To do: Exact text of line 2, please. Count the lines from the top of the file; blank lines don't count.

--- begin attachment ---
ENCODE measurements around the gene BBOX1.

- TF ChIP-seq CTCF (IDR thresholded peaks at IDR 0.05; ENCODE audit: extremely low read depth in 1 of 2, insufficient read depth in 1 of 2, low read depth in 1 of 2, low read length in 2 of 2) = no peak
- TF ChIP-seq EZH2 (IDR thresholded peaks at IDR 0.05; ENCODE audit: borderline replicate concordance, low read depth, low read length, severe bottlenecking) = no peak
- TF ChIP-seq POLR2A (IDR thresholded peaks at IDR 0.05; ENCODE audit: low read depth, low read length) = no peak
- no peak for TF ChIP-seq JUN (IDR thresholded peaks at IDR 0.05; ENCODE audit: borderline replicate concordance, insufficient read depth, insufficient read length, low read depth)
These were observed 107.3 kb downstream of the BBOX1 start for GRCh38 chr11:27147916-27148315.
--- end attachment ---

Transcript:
- TF ChIP-seq CTCF (IDR thresholded peaks at IDR 0.05; ENCODE audit: extremely low read depth in 1 of 2, insufficient read depth in 1 of 2, low read depth in 1 of 2, low read length in 2 of 2) = no peak